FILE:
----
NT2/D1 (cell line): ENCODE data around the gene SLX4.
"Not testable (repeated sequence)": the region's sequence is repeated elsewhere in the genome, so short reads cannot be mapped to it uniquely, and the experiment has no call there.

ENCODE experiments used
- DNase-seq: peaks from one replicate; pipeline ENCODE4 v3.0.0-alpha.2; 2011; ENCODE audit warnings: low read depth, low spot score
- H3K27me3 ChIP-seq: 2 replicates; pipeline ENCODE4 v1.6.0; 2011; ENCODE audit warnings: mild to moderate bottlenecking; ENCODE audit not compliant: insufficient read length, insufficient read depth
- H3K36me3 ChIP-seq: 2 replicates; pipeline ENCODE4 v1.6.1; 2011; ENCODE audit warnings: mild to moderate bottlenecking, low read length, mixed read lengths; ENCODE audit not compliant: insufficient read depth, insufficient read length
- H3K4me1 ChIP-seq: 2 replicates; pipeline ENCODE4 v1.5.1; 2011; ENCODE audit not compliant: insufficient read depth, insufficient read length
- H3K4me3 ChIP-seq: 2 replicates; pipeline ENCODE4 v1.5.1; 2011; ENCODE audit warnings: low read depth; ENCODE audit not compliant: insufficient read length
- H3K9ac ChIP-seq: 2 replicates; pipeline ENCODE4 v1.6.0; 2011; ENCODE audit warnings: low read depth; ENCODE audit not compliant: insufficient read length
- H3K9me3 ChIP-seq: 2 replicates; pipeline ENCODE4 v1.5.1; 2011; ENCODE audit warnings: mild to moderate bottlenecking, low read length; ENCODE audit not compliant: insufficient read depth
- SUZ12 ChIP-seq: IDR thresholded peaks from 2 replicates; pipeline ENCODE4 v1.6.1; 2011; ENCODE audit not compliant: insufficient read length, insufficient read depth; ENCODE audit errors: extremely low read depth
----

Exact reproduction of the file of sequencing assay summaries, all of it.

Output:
NT2/D1 (cell line): ENCODE data around the gene SLX4.
"Not testable (repeated sequence)": the region's sequence is repeated elsewhere in the genome, so short reads cannot be mapped to it uniquely, and the experiment has no call there.

ENCODE experiments used
- DNase-seq: peaks from one replicate; pipeline ENCODE4 v3.0.0-alpha.2; 2011; ENCODE audit warnings: low read depth, low spot score
- H3K27me3 ChIP-seq: 2 replicates; pipeline ENCODE4 v1.6.0; 2011; ENCODE audit warnings: mild to moderate bottlenecking; ENCODE audit not compliant: insufficient read length, insufficient read depth
- H3K36me3 ChIP-seq: 2 replicates; pipeline ENCODE4 v1.6.1; 2011; ENCODE audit warnings: mild to moderate bottlenecking, low read length, mixed read lengths; ENCODE audit not compliant: insufficient read depth, insufficient read length
- H3K4me1 ChIP-seq: 2 replicates; pipeline ENCODE4 v1.5.1; 2011; ENCODE audit not compliant: insufficient read depth, insufficient read length
- H3K4me3 ChIP-seq: 2 replicates; pipeline ENCODE4 v1.5.1; 2011; ENCODE audit warnings: low read depth; ENCODE audit not compliant: insufficient read length
- H3K9ac ChIP-seq: 2 replicates; pipeline ENCODE4 v1.6.0; 2011; ENCODE audit warnings: low read depth; ENCODE audit not compliant: insufficient read length
- H3K9me3 ChIP-seq: 2 replicates; pipeline ENCODE4 v1.5.1; 2011; ENCODE audit warnings: mild to moderate bottlenecking, low read length; ENCODE audit not compliant: insufficient read depth
- SUZ12 ChIP-seq: IDR thresholded peaks from 2 replicates; pipeline ENCODE4 v1.6.1; 2011; ENCODE audit not compliant: insufficient read length, insufficient read depth; ENCODE audit errors: extremely low read depth